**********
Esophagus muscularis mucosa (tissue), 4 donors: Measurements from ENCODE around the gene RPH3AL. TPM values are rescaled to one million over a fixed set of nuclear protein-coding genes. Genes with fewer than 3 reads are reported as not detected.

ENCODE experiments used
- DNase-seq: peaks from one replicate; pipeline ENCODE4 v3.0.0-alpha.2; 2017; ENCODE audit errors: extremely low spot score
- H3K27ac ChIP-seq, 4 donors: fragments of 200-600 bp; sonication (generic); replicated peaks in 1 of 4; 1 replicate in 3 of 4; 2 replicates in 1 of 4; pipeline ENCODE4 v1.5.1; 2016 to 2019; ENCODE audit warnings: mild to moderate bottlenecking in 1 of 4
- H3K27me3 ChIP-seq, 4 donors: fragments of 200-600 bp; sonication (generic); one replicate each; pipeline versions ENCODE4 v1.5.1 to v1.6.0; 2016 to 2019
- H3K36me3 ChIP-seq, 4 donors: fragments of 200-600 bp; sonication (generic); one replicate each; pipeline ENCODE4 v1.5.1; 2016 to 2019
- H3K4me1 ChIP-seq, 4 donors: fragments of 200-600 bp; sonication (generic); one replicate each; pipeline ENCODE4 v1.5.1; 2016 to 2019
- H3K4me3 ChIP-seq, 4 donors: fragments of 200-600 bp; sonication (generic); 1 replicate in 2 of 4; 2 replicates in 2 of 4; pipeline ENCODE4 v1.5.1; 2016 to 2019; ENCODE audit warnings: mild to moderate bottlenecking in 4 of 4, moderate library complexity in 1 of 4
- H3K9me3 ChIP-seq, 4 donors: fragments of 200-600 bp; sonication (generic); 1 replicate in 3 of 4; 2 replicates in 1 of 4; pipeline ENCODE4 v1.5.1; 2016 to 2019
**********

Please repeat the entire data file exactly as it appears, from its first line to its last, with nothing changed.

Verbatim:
Esophagus muscularis mucosa (tissue), 4 donors: Measurements from ENCODE around the gene RPH3AL. TPM values are rescaled to one million over a fixed set of nuclear protein-coding genes. Genes with fewer than 3 reads are reported as not detected.

ENCODE experiments used
- DNase-seq: peaks from one replicate; pipeline ENCODE4 v3.0.0-alpha.2; 2017; ENCODE audit errors: extremely low spot score
- H3K27ac ChIP-seq, 4 donors: fragments of 200-600 bp; sonication (generic); replicated peaks in 1 of 4; 1 replicate in 3 of 4; 2 replicates in 1 of 4; pipeline ENCODE4 v1.5.1; 2016 to 2019; ENCODE audit warnings: mild to moderate bottlenecking in 1 of 4
- H3K27me3 ChIP-seq, 4 donors: fragments of 200-600 bp; sonication (generic); one replicate each; pipeline versions ENCODE4 v1.5.1 to v1.6.0; 2016 to 2019
- H3K36me3 ChIP-seq, 4 donors: fragments of 200-600 bp; sonication (generic); one replicate each; pipeline ENCODE4 v1.5.1; 2016 to 2019
- H3K4me1 ChIP-seq, 4 donors: fragments of 200-600 bp; sonication (generic); one replicate each; pipeline ENCODE4 v1.5.1; 2016 to 2019
- H3K4me3 ChIP-seq, 4 donors: fragments of 200-600 bp; sonication (generic); 1 replicate in 2 of 4; 2 replicates in 2 of 4; pipeline ENCODE4 v1.5.1; 2016 to 2019; ENCODE audit warnings: mild to moderate bottlenecking in 4 of 4, moderate library complexity in 1 of 4
- H3K9me3 ChIP-seq, 4 donors: fragments of 200-600 bp; sonication (generic); 1 replicate in 3 of 4; 2 replicates in 1 of 4; pipeline ENCODE4 v1.5.1; 2016 to 2019